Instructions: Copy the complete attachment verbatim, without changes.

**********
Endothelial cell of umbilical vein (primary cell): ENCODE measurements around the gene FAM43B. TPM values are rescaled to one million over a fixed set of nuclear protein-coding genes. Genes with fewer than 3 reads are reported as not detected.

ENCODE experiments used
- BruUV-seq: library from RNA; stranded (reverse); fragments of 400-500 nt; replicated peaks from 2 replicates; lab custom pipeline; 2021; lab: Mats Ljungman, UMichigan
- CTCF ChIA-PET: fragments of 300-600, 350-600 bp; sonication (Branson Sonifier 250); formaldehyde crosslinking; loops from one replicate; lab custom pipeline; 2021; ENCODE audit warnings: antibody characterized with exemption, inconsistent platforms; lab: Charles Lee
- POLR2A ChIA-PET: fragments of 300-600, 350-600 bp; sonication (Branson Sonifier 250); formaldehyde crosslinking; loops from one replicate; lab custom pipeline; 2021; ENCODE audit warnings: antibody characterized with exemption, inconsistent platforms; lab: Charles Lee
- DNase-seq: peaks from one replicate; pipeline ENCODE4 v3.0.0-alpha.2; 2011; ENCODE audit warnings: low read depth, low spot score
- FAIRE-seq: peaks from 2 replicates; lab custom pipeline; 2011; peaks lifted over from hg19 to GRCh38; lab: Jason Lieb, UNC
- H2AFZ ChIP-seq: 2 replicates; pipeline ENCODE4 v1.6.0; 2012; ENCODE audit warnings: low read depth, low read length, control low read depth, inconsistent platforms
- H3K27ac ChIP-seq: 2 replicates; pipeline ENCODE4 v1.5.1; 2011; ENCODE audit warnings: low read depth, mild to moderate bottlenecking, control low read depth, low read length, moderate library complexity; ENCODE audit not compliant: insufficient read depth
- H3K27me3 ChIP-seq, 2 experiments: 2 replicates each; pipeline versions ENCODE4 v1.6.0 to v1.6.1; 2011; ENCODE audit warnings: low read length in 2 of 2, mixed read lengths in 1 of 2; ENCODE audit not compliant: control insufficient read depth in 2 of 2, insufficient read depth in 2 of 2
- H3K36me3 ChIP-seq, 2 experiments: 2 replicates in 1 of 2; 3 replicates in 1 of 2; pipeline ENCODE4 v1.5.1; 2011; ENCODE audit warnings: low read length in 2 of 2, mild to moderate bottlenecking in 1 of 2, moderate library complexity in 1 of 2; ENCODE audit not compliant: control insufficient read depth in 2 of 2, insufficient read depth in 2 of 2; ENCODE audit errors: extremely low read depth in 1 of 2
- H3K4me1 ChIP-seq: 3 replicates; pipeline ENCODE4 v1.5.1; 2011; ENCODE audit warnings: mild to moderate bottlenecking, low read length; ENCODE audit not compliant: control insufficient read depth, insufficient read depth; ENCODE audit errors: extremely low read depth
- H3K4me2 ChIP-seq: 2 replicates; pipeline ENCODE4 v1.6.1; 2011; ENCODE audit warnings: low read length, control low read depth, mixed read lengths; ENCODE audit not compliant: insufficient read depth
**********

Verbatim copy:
Endothelial cell of umbilical vein (primary cell): ENCODE measurements around the gene FAM43B. TPM values are rescaled to one million over a fixed set of nuclear protein-coding genes. Genes with fewer than 3 reads are reported as not detected.

ENCODE experiments used
- BruUV-seq: library from RNA; stranded (reverse); fragments of 400-500 nt; replicated peaks from 2 replicates; lab custom pipeline; 2021; lab: Mats Ljungman, UMichigan
- CTCF ChIA-PET: fragments of 300-600, 350-600 bp; sonication (Branson Sonifier 250); formaldehyde crosslinking; loops from one replicate; lab custom pipeline; 2021; ENCODE audit warnings: antibody characterized with exemption, inconsistent platforms; lab: Charles Lee
- POLR2A ChIA-PET: fragments of 300-600, 350-600 bp; sonication (Branson Sonifier 250); formaldehyde crosslinking; loops from one replicate; lab custom pipeline; 2021; ENCODE audit warnings: antibody characterized with exemption, inconsistent platforms; lab: Charles Lee
- DNase-seq: peaks from one replicate; pipeline ENCODE4 v3.0.0-alpha.2; 2011; ENCODE audit warnings: low read depth, low spot score
- FAIRE-seq: peaks from 2 replicates; lab custom pipeline; 2011; peaks lifted over from hg19 to GRCh38; lab: Jason Lieb, UNC
- H2AFZ ChIP-seq: 2 replicates; pipeline ENCODE4 v1.6.0; 2012; ENCODE audit warnings: low read depth, low read length, control low read depth, inconsistent platforms
- H3K27ac ChIP-seq: 2 replicates; pipeline ENCODE4 v1.5.1; 2011; ENCODE audit warnings: low read depth, mild to moderate bottlenecking, control low read depth, low read length, moderate library complexity; ENCODE audit not compliant: insufficient read depth
- H3K27me3 ChIP-seq, 2 experiments: 2 replicates each; pipeline versions ENCODE4 v1.6.0 to v1.6.1; 2011; ENCODE audit warnings: low read length in 2 of 2, mixed read lengths in 1 of 2; ENCODE audit not compliant: control insufficient read depth in 2 of 2, insufficient read depth in 2 of 2
- H3K36me3 ChIP-seq, 2 experiments: 2 replicates in 1 of 2; 3 replicates in 1 of 2; pipeline ENCODE4 v1.5.1; 2011; ENCODE audit warnings: low read length in 2 of 2, mild to moderate bottlenecking in 1 of 2, moderate library complexity in 1 of 2; ENCODE audit not compliant: control insufficient read depth in 2 of 2, insufficient read depth in 2 of 2; ENCODE audit errors: extremely low read depth in 1 of 2
- H3K4me1 ChIP-seq: 3 replicates; pipeline ENCODE4 v1.5.1; 2011; ENCODE audit warnings: mild to moderate bottlenecking, low read length; ENCODE audit not compliant: control insufficient read depth, insufficient read depth; ENCODE audit errors: extremely low read depth
- H3K4me2 ChIP-seq: 2 replicates; pipeline ENCODE4 v1.6.1; 2011; ENCODE audit warnings: low read length, control low read depth, mixed read lengths; ENCODE audit not compliant: insufficient read depth